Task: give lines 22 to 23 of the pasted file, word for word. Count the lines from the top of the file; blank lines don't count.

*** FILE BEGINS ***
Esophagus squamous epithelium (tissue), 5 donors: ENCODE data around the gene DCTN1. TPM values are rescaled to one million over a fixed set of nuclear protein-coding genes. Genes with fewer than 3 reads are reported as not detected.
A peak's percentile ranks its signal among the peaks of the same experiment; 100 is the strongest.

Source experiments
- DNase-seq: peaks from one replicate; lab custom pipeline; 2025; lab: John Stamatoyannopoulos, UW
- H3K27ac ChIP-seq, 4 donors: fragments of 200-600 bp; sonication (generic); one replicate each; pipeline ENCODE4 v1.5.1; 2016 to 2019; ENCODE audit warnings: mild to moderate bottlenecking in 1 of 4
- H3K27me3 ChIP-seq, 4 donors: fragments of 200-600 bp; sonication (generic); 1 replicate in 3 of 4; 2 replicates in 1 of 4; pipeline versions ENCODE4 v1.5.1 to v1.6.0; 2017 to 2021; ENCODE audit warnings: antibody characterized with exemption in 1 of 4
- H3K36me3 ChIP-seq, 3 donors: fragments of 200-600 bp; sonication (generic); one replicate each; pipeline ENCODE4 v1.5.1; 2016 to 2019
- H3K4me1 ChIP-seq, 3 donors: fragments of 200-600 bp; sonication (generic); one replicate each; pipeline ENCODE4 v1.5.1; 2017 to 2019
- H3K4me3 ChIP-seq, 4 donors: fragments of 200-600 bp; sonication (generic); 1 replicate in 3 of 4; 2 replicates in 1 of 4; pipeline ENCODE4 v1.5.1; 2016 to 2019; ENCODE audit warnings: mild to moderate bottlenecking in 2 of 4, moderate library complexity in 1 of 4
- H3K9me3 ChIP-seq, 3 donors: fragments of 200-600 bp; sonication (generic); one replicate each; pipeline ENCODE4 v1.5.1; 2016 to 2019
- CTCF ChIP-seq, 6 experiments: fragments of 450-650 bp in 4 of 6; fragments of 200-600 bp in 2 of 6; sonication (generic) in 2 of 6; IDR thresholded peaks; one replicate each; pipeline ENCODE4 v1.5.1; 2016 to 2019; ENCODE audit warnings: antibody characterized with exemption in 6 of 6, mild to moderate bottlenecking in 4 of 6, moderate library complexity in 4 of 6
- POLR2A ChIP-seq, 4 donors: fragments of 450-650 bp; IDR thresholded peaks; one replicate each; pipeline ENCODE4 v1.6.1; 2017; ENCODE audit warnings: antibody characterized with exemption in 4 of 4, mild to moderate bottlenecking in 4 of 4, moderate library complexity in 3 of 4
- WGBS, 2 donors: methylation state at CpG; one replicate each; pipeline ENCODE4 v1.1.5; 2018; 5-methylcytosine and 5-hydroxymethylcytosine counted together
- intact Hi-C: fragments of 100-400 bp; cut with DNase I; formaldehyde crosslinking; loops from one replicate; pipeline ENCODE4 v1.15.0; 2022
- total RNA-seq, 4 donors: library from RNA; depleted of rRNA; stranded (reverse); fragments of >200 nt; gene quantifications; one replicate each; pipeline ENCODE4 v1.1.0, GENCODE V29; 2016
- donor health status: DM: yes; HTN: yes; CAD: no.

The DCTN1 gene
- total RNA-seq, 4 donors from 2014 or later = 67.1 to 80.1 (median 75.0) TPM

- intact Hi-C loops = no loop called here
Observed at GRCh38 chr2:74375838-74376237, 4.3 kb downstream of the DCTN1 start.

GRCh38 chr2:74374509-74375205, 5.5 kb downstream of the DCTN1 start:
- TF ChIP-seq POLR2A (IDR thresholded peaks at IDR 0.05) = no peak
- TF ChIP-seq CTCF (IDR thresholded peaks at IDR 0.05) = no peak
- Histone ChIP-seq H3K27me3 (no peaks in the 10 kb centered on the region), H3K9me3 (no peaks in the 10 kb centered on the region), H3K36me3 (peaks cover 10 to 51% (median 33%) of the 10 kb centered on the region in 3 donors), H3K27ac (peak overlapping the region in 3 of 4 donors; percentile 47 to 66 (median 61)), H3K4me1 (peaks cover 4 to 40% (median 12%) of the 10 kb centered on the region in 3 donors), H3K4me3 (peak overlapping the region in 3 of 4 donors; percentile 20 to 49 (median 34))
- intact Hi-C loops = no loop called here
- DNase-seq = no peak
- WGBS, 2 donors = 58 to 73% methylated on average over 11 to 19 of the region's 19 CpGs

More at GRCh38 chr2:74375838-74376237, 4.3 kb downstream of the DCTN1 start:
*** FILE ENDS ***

- TF ChIP-seq POLR2A (IDR thresholded peaks at IDR 0.05) = no peak
- TF ChIP-seq CTCF (IDR thresholded peaks at IDR 0.05) = no peak